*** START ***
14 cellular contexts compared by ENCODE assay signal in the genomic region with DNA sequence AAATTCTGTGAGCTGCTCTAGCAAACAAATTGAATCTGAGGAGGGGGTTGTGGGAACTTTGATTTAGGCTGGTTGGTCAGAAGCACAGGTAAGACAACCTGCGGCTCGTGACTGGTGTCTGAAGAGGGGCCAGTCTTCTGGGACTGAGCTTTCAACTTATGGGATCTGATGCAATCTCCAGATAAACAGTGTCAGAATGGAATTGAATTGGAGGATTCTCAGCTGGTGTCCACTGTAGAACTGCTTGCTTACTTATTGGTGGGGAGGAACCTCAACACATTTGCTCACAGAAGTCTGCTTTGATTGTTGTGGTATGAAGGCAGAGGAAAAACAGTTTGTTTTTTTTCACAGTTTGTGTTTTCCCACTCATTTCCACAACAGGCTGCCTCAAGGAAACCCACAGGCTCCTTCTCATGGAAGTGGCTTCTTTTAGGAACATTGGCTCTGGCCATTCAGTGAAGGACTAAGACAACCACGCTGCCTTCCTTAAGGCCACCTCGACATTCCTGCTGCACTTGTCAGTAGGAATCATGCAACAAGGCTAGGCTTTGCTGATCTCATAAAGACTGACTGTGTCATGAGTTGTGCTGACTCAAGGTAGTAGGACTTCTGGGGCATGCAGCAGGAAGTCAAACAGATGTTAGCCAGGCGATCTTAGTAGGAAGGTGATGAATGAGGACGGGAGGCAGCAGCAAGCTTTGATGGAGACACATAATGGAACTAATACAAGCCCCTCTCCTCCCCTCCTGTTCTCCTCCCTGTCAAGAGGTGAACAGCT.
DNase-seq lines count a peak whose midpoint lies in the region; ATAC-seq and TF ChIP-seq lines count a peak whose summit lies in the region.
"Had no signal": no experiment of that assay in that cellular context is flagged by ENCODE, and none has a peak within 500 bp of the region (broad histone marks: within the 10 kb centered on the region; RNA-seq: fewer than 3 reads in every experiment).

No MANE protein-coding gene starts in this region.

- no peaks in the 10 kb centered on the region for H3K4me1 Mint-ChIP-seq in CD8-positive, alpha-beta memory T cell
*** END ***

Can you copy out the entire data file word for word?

14 cellular contexts compared by ENCODE assay signal in the genomic region with DNA sequence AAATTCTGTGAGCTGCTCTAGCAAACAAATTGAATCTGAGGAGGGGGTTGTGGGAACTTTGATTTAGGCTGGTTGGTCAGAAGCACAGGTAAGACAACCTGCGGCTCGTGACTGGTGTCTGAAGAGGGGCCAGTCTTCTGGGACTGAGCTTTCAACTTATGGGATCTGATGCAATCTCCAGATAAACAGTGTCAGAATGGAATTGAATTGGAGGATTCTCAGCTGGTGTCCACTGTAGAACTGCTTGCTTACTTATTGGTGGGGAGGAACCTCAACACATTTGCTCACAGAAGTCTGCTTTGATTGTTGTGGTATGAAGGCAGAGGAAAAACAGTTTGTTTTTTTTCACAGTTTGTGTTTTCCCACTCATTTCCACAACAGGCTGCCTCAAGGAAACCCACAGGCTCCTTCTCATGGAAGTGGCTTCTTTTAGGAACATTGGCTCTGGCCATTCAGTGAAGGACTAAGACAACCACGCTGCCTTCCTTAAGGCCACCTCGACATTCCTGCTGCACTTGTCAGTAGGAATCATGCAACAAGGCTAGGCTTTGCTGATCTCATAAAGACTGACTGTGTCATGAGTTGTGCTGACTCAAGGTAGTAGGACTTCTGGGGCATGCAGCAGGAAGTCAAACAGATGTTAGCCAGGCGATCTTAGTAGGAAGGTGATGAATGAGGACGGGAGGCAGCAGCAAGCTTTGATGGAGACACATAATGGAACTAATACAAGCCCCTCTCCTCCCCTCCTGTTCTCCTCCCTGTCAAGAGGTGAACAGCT.
DNase-seq lines count a peak whose midpoint lies in the region; ATAC-seq and TF ChIP-seq lines count a peak whose summit lies in the region.
"Had no signal": no experiment of that assay in that cellular context is flagged by ENCODE, and none has a peak within 500 bp of the region (broad histone marks: within the 10 kb centered on the region; RNA-seq: fewer than 3 reads in every experiment).

No MANE protein-coding gene starts in this region.

- no peaks in the 10 kb centered on the region for H3K4me1 Mint-ChIP-seq in CD8-positive, alpha-beta memory T cell